Two fine Chinese snuff bottles, each carrying a $10,000-15,000 estimate, are to go under the hammer on January 16 as part of an American-based Asian art auction.
A white jade double gourd specimen joins a white jade melon form example as the anticipated joint top lots. Both are believed to date from the 18th century.
Graydon Sikes, director of Asian art at the auction house presiding over the sale, commented: "Most of the works in the sale come from collections that were put together many years ago, and have not been offered on the market for a long time."
The 490 lot sale is set to feature a wide selection of decorative Asian pieces, including items made from ivory and porcelain, as well as hanging scrolls, knives and elaborate carvings.
Asian art collectibles have previously put in strong performances at auction, with a rare, gilt bronze parrot jar bringing $200,000 in New York in December of last year.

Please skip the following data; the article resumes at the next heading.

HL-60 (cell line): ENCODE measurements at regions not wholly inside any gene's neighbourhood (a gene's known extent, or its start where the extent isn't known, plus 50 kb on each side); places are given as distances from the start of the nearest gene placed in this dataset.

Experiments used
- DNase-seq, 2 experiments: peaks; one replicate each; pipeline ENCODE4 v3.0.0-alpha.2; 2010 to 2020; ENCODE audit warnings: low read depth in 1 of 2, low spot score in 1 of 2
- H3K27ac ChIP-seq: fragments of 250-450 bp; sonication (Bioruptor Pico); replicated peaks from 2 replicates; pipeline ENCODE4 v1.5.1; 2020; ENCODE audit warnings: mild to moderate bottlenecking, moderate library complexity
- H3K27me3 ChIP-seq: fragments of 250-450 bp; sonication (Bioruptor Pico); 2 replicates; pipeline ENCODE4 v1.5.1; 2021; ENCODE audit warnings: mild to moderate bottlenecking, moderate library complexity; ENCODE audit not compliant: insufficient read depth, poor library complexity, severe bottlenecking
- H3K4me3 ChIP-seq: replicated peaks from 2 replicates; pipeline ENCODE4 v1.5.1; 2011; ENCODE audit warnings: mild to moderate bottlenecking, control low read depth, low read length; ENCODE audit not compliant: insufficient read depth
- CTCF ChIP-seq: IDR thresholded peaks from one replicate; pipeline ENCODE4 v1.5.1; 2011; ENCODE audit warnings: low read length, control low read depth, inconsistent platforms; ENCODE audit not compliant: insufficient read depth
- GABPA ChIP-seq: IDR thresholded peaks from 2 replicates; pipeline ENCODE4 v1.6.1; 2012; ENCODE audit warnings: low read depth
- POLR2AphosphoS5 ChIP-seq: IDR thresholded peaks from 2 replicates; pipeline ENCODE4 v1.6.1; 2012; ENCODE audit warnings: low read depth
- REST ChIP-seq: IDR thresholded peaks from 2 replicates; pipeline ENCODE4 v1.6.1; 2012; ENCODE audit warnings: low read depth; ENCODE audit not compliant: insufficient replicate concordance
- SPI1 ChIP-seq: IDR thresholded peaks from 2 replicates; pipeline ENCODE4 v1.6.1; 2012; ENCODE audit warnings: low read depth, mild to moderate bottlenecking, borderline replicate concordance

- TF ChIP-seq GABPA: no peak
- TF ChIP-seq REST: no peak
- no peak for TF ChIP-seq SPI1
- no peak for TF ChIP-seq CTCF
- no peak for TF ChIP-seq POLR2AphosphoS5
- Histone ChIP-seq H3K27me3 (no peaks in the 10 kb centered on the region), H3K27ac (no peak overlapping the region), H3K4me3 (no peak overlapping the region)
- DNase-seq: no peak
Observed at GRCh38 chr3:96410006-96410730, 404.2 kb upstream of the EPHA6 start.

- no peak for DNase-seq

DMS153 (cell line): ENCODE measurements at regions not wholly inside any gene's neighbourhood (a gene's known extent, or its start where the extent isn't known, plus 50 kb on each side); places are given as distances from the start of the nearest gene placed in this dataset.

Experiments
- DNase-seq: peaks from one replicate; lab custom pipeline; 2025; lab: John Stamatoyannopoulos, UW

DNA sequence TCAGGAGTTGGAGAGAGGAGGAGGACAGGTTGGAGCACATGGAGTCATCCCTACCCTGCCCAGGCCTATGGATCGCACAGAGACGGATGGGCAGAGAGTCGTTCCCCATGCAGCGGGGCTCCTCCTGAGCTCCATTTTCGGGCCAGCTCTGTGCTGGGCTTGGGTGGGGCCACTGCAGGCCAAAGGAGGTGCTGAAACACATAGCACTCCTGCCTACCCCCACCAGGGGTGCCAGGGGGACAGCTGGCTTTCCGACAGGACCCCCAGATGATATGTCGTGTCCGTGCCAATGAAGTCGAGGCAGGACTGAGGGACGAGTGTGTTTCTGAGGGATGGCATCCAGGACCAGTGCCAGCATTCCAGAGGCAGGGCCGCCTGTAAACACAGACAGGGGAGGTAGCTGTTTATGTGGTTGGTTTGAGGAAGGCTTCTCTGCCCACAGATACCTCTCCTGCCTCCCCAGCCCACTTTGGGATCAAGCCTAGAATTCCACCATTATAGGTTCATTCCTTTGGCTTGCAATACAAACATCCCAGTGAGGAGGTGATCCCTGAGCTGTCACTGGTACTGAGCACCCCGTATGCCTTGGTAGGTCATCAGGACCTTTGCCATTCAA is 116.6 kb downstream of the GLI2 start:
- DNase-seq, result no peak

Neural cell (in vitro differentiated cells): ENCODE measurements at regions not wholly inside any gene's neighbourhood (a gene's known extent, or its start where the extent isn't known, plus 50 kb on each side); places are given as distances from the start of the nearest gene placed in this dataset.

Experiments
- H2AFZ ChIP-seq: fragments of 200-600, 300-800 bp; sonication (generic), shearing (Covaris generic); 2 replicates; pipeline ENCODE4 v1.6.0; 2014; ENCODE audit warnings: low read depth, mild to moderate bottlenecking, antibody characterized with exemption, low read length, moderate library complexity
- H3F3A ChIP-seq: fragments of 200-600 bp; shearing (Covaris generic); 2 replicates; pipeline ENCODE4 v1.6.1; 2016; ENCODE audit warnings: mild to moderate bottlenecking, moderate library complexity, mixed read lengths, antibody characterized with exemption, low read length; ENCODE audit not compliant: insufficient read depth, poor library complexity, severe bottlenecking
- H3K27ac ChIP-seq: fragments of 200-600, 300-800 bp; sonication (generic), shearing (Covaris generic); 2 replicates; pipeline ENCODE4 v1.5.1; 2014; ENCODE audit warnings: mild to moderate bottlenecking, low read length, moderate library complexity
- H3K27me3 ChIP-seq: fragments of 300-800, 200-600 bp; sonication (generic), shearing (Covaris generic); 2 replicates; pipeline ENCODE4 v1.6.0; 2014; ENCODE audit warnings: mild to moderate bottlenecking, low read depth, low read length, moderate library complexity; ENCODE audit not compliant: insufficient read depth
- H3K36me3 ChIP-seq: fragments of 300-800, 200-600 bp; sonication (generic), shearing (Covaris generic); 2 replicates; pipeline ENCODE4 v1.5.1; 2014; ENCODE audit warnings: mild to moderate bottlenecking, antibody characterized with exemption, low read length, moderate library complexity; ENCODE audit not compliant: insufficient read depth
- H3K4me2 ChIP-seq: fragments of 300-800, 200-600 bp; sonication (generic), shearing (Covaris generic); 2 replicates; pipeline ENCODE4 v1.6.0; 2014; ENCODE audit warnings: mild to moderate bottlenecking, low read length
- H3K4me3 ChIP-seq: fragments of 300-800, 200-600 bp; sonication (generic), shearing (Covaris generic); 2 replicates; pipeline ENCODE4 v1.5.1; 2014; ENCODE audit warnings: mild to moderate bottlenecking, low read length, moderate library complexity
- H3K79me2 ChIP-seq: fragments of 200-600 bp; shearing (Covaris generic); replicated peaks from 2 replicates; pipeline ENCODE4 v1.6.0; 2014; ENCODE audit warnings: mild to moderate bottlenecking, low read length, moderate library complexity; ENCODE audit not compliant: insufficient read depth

China now has the world's third highest number of millionaires at 1.4m, having added 193,000 in the space of a year, according to Boston Consulting Group's 2012 global wealth report. Duly, the sale of Asian collectibles has seen an increase: both first and second place in the top 10 postage stamp sales of 2012 are held by the Chinese stamp The Whole Country is Red.
The results of a recent Barclay's Wealth report go some way towards explaining these developments: concluding that Chinese interest in owning collectibles, whether for portfolio diversification or as status symbols, is larger than that in the West; the report asserts that 17% of China's wealthiest individuals have their money placed in treasure assets compared to just 9% in the US and 7% in the UK.
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